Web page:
Alexander Anderson: master engraver, nice guy

Alexander Anderson, 1818 by John Wesley Jarvis. Doesn't he just look like a sensitive guy in this portrait?

I am particularly fond of Anderson's plain old commercial work and lettering.
Also, winsome yet unsettling tailpieces and vignettes like the two immediately above, and children's primers (like "dunce" above)
influenced Edward Gorey's style of illustration.

In rooting around today, attempting to do some research on engraving for a new book, I came across the massive and awe-inspiring collection of work by Alexander Anderson. Anderson (1775-1870) is considered one of America’s earliest and finest wood-engravers (completely different from the steel bank note engraving I was looking for and thus, of course, I spent my entire day perusing unrelated materials...), similar in style and artistry to the great (earlier) British engraver Thomas Bewick.

Born in New York City to Scots immigrant parents Anderson was completely self-taught. In his young adulthood he made and sold engravings in his spare time to help finance his way through the Columbia medical program. He married early, and practiced medicine only briefly, giving it up and turning to engraving full time when his wife and infant son died in a yellow fever epidemic in 1798. He remarried and went on to have six children. It is through his family that some of his original work --proof scrap books and original artwork, some tools--was saved and handed down (evidently with touching marginalia like "I saw Grandpa make this, Spring 18xx, when I was 10"), eventually residing in the New-York Historical Society.

True to form, the Historical Society has nothing online and the items are likely collecting dust in their acid-free, archival sarcophagi.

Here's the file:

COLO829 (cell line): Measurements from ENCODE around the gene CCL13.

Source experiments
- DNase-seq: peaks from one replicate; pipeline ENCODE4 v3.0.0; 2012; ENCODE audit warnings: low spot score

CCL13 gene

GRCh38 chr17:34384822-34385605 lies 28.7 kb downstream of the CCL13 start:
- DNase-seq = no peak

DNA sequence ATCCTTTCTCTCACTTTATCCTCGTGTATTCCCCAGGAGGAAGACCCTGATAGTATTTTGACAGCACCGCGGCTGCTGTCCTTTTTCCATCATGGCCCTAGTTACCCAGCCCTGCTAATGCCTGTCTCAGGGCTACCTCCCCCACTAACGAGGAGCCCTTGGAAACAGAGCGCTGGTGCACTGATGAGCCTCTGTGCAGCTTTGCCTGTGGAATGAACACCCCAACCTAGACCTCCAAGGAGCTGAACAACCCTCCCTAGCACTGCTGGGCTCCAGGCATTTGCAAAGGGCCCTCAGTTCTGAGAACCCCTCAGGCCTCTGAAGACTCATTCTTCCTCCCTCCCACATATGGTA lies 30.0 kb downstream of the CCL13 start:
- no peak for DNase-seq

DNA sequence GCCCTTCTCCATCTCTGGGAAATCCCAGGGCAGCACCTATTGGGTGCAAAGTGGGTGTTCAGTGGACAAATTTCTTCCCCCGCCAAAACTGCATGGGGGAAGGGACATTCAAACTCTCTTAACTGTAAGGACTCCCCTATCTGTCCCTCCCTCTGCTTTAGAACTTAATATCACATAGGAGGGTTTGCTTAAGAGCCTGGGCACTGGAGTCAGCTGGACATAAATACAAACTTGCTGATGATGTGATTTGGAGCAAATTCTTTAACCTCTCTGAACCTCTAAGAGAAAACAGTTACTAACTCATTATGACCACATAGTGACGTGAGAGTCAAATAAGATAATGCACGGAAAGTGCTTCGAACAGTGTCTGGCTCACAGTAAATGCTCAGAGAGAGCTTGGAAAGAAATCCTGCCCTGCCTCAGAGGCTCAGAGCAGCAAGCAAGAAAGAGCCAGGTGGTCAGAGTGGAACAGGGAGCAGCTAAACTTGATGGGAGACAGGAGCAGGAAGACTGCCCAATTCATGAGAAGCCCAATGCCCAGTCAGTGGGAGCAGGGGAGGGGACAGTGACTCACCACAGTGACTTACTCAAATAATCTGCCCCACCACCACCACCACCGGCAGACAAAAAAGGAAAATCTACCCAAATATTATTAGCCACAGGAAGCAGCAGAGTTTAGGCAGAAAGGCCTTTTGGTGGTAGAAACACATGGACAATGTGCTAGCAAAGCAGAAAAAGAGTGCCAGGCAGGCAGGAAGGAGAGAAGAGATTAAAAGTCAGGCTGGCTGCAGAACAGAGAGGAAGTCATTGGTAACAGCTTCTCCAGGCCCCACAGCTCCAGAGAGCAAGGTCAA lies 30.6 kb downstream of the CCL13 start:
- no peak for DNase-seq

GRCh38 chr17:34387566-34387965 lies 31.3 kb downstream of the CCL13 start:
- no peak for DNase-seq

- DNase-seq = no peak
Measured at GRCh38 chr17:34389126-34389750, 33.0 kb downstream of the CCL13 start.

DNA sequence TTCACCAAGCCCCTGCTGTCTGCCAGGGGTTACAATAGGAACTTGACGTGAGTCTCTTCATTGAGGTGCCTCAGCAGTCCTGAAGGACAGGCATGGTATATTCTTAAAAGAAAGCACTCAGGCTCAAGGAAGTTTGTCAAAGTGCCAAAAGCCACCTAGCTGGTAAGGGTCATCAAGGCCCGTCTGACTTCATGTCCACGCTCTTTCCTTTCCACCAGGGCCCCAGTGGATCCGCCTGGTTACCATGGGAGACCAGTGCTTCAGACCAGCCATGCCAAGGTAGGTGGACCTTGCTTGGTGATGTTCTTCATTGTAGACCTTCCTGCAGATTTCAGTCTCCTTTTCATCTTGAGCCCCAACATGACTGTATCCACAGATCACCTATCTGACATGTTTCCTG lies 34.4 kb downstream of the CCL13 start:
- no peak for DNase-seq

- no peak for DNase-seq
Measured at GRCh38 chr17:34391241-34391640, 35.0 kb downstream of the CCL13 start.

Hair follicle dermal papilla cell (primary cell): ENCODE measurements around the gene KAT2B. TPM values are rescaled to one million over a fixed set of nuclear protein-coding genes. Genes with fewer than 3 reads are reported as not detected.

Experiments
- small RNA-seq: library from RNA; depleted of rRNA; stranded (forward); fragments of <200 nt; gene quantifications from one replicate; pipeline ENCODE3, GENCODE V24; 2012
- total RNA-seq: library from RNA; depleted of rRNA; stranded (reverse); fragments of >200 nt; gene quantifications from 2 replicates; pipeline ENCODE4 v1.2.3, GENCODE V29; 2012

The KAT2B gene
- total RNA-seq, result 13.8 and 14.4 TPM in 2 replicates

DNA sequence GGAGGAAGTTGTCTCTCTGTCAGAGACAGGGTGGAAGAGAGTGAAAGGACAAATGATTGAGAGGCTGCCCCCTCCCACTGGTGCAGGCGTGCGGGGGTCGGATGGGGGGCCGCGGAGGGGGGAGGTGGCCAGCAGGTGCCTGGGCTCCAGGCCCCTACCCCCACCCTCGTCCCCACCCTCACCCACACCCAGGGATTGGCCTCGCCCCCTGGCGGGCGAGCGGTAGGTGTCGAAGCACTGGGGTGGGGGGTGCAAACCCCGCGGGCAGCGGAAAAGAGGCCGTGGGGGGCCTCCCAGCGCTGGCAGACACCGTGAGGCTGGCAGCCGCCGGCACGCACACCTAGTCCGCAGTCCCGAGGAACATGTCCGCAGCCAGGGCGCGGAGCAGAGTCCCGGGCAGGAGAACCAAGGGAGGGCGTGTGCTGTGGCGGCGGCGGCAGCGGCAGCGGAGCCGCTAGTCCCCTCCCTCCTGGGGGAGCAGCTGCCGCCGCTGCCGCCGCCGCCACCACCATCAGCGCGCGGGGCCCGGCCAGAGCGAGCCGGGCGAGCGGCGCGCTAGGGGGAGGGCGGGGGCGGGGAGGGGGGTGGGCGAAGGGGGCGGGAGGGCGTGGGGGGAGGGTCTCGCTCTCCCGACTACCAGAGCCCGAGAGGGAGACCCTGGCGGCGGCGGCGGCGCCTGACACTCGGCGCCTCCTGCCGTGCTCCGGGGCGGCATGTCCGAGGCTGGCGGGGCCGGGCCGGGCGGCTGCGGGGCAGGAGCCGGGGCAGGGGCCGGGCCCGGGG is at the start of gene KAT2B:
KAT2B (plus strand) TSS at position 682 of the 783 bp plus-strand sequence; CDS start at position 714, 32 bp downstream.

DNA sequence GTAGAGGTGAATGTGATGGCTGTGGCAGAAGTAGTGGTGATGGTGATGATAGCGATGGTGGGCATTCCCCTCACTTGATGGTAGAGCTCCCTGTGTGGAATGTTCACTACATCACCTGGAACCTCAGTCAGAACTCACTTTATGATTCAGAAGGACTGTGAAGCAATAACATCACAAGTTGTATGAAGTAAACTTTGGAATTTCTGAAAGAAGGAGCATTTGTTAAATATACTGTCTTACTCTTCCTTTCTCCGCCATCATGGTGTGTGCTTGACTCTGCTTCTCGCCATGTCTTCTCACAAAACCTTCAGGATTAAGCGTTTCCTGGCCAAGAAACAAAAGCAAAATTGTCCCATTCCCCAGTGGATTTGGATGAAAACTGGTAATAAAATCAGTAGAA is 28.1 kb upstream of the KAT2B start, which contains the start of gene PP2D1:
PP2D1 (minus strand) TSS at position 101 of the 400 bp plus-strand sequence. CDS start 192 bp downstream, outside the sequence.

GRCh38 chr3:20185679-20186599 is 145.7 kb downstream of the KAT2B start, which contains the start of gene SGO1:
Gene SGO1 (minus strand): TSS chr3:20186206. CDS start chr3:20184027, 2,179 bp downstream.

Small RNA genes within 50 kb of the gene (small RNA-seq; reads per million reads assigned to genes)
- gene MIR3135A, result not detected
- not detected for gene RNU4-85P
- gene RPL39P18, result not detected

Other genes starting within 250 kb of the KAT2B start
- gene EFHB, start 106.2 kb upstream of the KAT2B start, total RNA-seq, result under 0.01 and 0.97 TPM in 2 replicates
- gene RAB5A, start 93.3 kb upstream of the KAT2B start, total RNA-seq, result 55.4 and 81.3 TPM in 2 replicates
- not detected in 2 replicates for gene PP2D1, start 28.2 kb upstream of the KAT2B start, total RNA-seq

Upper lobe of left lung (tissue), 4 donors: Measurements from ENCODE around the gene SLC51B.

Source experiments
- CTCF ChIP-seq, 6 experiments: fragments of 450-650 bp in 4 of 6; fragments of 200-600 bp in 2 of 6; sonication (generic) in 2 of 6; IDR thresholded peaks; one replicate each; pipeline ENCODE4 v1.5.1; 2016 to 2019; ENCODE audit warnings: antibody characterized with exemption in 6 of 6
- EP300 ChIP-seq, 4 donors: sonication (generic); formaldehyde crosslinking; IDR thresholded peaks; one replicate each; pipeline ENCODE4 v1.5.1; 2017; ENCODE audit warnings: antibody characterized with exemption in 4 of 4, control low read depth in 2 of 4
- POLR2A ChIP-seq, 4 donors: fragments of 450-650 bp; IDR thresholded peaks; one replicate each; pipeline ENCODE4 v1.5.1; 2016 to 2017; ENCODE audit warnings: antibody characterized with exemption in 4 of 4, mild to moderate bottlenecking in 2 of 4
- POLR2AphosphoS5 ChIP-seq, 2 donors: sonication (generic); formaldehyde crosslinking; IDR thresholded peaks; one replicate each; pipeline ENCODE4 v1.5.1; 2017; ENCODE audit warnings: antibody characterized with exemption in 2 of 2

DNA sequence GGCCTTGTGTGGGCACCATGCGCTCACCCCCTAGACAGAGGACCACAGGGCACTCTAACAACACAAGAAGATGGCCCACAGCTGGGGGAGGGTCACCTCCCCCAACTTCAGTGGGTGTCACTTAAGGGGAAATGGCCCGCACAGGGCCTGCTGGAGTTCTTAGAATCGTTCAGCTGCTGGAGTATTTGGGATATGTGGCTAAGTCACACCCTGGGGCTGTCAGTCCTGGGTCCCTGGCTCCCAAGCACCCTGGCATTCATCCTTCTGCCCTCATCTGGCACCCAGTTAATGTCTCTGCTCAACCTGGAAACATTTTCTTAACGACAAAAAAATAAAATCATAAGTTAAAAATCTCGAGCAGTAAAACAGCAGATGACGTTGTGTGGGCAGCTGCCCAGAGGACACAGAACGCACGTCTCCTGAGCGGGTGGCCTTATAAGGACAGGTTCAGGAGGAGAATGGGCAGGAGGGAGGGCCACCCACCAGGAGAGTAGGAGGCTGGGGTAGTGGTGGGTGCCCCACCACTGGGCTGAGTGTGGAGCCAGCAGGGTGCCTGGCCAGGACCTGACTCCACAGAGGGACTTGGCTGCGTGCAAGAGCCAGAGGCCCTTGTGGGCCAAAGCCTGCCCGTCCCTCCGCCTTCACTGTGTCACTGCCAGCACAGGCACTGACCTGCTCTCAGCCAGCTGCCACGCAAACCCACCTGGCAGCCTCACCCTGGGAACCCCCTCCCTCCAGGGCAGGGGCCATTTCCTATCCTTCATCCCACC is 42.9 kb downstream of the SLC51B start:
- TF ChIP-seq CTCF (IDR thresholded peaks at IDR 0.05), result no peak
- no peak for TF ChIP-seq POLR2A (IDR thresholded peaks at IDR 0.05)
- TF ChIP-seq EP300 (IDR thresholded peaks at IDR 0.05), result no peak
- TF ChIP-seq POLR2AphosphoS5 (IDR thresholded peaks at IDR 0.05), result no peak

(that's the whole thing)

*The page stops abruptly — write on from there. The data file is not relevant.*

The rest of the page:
The New York Public Library, on the other hand, has a truly magnificent and overwhelming digital archive of sixteen of Anderson's scrapbooks, containing close to 10,000 wood-engraving proofs of his work for books and journals but also for business letterheads and other commercial ephemera. He drew everything: anatomical illustrations, children's primers, Egyptian scenes, steamships, slave scenes, polar bears, printing presses, lottery tickets, domestic parables, factories, famous men in history, scenes from Shakespeare, and labels for toothpaste. Anderson's work spans an incredible seventy years— he made his last engraving in 1868, at 93 years of age— and it's amazing to see the stylistic changes in dress, transportation and lettering styles.

I've posted a few of his simple vignettes and commercial lettering only since I find those most evident of hand craft and the most poignant, really. Everything he did seems to have an effortless charm and impeccable execution —even lowly commercial work. All this craft and beauty for utterly inconsequential things like pins; an artisan of the throw-away.


Anonymous said...

I am not sure how I landed on your blog but I am glad I did.
The eclectic visuals and often witty commentary have me enthralled, plus, I love old stuff, other people's memories. Much nicer than reality TV.
X David, NYC

angela said...

Thank you David for the very kind words. I'm glad you landed where you did.


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